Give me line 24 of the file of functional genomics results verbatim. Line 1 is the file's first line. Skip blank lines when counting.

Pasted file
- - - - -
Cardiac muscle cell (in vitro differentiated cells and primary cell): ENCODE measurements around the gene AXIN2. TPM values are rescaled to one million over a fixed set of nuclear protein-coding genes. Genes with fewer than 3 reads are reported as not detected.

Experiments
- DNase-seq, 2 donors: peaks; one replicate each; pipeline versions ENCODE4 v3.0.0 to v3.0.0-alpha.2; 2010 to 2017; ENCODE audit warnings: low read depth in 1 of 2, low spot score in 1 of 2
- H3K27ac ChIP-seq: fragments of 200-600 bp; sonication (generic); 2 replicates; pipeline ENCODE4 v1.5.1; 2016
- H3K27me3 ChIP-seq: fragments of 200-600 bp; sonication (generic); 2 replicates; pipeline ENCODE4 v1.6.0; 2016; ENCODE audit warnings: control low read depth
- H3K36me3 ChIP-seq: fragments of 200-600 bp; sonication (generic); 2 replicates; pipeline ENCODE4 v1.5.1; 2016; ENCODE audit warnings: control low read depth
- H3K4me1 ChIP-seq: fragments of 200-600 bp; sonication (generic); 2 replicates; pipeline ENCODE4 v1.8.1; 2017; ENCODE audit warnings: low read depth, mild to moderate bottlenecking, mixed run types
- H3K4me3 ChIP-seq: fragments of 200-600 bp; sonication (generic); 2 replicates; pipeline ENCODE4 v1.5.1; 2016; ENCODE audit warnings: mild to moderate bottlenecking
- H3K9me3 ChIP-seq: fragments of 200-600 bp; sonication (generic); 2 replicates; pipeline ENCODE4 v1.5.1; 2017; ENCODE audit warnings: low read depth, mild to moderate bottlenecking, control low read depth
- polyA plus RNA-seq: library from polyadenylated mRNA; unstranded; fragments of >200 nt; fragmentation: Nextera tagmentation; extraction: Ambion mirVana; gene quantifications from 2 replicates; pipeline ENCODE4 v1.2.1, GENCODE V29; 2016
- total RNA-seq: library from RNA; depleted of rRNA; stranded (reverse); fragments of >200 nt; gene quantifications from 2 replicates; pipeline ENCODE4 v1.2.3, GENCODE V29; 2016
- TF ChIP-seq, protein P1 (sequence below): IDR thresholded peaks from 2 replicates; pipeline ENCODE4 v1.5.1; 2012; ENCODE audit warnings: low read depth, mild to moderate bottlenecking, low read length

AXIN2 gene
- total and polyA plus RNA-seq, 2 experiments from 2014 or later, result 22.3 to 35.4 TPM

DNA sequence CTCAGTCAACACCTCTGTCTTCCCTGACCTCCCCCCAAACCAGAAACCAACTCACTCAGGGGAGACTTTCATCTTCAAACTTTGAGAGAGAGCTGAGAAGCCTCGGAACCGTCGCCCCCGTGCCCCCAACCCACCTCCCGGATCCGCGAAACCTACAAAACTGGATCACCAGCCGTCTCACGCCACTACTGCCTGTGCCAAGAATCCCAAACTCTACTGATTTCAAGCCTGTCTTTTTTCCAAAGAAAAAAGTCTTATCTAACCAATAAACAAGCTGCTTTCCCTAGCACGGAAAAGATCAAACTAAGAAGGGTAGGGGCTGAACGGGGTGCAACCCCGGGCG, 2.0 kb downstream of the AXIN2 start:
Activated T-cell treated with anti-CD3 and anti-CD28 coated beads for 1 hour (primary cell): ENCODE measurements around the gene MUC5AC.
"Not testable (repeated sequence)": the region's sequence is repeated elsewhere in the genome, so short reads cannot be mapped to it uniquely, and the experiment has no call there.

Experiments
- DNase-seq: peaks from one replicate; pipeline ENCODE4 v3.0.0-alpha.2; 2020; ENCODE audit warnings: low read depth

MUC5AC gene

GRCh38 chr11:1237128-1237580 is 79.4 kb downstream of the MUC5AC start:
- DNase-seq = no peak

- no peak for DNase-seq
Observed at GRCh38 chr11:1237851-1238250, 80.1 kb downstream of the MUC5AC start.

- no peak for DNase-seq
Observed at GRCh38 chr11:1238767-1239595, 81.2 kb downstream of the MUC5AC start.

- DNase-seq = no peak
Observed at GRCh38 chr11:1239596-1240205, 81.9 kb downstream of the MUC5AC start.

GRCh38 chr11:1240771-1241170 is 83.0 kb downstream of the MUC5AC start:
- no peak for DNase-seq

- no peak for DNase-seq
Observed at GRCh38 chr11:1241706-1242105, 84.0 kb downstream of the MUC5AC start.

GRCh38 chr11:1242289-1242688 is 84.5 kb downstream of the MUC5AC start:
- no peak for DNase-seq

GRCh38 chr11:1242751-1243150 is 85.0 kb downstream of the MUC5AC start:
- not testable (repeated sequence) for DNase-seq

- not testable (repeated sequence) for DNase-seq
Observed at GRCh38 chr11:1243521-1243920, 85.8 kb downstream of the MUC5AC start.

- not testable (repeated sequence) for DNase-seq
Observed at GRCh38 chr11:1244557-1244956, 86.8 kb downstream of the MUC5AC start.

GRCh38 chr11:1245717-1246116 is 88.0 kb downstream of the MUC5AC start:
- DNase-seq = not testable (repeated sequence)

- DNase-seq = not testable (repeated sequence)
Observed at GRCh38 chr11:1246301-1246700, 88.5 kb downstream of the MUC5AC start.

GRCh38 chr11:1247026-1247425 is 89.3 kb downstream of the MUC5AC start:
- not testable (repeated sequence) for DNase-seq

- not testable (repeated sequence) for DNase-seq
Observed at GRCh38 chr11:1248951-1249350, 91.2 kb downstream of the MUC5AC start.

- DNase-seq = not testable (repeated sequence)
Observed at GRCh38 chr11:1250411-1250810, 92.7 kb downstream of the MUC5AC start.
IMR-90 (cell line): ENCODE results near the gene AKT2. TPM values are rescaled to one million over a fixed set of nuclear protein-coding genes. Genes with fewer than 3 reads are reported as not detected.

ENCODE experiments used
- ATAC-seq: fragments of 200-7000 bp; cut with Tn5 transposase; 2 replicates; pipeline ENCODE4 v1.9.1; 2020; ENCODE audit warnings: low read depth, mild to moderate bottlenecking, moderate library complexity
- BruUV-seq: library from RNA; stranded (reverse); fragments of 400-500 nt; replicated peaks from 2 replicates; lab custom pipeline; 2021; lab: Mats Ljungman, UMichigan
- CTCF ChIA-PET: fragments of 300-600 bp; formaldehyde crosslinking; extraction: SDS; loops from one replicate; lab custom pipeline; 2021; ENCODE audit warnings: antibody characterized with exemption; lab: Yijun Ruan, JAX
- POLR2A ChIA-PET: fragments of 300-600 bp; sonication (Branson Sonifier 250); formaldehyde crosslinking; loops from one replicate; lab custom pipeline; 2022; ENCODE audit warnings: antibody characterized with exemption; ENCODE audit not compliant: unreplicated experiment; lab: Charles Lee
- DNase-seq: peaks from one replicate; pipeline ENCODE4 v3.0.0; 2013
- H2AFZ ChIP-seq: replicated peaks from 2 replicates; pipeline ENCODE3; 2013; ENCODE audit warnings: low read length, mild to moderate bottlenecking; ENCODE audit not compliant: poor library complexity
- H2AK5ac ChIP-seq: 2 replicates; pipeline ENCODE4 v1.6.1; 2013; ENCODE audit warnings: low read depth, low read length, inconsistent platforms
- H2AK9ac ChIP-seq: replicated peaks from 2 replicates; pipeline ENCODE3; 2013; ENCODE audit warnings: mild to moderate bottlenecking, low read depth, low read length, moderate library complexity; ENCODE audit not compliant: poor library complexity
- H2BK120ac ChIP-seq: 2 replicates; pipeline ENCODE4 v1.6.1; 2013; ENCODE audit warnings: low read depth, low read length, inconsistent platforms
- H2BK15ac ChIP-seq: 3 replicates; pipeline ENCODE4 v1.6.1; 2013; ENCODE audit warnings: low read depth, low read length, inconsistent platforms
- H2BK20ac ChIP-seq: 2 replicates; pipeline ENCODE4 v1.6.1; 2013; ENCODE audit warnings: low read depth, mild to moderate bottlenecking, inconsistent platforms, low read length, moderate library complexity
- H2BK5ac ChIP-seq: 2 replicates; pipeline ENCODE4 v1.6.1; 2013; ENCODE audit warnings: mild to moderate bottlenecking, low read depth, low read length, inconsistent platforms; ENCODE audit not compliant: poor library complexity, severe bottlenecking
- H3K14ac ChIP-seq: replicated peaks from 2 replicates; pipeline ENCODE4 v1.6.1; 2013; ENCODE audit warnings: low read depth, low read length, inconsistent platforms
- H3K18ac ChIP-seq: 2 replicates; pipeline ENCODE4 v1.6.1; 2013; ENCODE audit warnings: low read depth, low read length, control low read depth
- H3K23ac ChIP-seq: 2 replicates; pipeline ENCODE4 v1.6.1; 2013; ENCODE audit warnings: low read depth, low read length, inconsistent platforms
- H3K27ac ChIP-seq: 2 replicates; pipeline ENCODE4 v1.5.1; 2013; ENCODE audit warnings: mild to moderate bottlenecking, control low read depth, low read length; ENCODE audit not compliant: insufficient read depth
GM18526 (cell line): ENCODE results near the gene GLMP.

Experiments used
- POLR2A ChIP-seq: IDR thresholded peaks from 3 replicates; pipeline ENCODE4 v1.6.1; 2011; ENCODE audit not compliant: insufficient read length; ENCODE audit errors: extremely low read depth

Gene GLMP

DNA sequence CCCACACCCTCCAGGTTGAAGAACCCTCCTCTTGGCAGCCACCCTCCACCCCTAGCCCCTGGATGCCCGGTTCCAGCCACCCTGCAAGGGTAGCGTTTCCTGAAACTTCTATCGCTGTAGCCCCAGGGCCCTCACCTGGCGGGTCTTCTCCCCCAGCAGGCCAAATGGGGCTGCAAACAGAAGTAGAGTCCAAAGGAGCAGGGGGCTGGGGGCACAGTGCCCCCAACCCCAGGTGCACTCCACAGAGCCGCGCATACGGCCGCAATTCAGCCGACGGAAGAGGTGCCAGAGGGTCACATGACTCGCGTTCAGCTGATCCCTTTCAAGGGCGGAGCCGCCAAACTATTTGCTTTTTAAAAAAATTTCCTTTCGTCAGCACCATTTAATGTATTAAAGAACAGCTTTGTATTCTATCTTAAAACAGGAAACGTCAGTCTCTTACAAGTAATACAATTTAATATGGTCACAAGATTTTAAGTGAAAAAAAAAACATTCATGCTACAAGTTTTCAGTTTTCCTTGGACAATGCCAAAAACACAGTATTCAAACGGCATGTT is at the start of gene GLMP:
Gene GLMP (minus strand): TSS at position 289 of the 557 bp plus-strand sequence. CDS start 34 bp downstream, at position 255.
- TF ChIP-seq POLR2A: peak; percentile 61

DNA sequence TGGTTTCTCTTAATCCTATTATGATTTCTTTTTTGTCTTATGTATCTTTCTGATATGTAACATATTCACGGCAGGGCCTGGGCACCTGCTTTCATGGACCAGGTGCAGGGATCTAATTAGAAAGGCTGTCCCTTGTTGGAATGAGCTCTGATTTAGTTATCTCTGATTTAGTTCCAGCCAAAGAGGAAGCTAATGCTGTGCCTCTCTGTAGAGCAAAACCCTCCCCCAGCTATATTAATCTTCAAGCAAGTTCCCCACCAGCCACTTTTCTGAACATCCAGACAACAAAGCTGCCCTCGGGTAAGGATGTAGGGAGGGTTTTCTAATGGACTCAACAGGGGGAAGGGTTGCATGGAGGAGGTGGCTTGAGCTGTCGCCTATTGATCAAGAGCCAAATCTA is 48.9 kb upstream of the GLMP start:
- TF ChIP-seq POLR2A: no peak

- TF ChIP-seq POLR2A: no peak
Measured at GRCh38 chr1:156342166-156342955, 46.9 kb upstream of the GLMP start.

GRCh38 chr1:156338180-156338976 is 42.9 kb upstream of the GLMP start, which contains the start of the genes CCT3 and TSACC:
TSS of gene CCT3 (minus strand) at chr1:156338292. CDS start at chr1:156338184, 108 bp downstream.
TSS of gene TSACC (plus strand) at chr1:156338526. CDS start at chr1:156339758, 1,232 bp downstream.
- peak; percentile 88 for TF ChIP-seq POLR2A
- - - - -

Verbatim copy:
Observed at GRCh38 chr11:1237851-1238250, 80.1 kb downstream of the MUC5AC start.